WILBERFORCE — Hadley Drodge returned last month to the exhibit galleries at the National Afro-American Museum & Cultural Center (NAAMCC) in Wilberforce. After being away for about three months, she visited the designs, descriptions, and historical objects she had helped develop and curate.
She said it was like greeting old friends.
Drodge is the assistant curator at NAAMCC, which closed temporarily on March 14 due to coronavirus restrictions. Staff returned to work in the museum in late June, and the museum reopens to the public next Wednesday.
All exhibits are open, but NAAMCC has canceled all lectures and community programs until next summer.
Drodge said that each exhibit addresses the definition of freedom and the influence of black Americans on the nation. Objects on display range from comic books to clothing.
Each piece is the voice of an individual from the past, according to Drodge.
The museum currently houses three exhibits: “What’s in Your Attic? Selections from Our Permanent Collection,” “African Americans Fighting for a Double Victory,” and “Behind the Mask: Black Power in Comics.”
According to NAAMCC Assistant Director Jerolyn Barbee, “Behind the Mask” is the most popular. It offers a look into the history of black comic book characters. It also coincides with the popularity of the “Black Panther” movie, which features a black superhero.
“What’s in Your Attic?” features pieces from NAAMCC’s permanent collection. It includes a dress worn by a black journalist at the March of Washington. Also on display is an inkwell used by an African Methodist Episcopal bishop, Reverdy C. Ransom. He was influential in the early years of Wilberforce University. The university is located near the museum and is the oldest private and historically black university in America.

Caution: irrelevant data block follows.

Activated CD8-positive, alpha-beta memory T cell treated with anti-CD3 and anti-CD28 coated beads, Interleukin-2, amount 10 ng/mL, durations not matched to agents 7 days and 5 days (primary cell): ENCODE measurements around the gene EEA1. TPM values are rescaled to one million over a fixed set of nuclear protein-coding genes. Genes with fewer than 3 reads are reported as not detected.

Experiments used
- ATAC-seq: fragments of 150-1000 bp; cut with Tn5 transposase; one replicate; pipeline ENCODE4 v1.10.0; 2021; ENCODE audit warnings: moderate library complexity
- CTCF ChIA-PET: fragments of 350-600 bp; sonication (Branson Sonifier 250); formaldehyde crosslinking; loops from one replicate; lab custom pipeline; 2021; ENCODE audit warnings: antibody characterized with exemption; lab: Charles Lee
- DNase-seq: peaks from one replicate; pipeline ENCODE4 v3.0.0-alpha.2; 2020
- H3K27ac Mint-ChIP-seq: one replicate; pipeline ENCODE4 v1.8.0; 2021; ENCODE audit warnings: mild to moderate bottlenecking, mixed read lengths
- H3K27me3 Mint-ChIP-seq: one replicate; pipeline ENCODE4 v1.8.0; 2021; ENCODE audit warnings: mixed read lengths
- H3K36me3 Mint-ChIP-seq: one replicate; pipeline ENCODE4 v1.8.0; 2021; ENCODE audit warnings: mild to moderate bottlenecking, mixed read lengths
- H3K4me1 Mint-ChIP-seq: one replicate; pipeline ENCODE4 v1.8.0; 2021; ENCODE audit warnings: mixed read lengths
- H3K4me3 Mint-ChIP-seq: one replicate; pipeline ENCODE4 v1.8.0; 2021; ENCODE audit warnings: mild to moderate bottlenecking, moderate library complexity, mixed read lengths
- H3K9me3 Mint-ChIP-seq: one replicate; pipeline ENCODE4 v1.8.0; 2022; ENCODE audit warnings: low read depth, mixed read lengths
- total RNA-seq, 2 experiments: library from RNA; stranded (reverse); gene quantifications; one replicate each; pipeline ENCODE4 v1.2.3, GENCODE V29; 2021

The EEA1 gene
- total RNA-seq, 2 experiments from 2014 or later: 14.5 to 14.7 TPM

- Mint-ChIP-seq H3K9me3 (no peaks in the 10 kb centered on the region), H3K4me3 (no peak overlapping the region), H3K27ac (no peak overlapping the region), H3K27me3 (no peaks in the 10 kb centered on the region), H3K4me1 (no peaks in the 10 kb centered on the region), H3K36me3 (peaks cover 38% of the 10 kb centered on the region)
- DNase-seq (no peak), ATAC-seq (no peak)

“African Americans Fighting for a Double Victory” displays World War II -era promotional images of African Americans participating in the war effort. It also covers African American empowerment in the last 50 years, according to the museum website.
Though Drodge said she’s thrilled that the museum is reopening these exhibits to the public, she and the rest of the staff want to keep themselves and visitors safe. They’ve implemented new health and safety restrictions in accordance with Ohio guidelines.
These include required masks, social distancing stickers on floors, hand sanitizing stations, and separate entrance and exit doors.
Beyond protecting visitors, Drodge said NAAMCC’s goal is to tell the stories of people who shaped America.
“Every artifact, every object, every piece of paper that we have in our collection is part of a human story, part of a human life,” she said. “It’s their voice.”
Visiting hours will be Wednesday-Saturday from 9 a.m. to 4 p.m. Admission is free for children under five, $3 for children ages 6-17, $6 for adults and $5 for seniors.
Cedarville University senior Madeleine Mosher is an intern for Greene County News.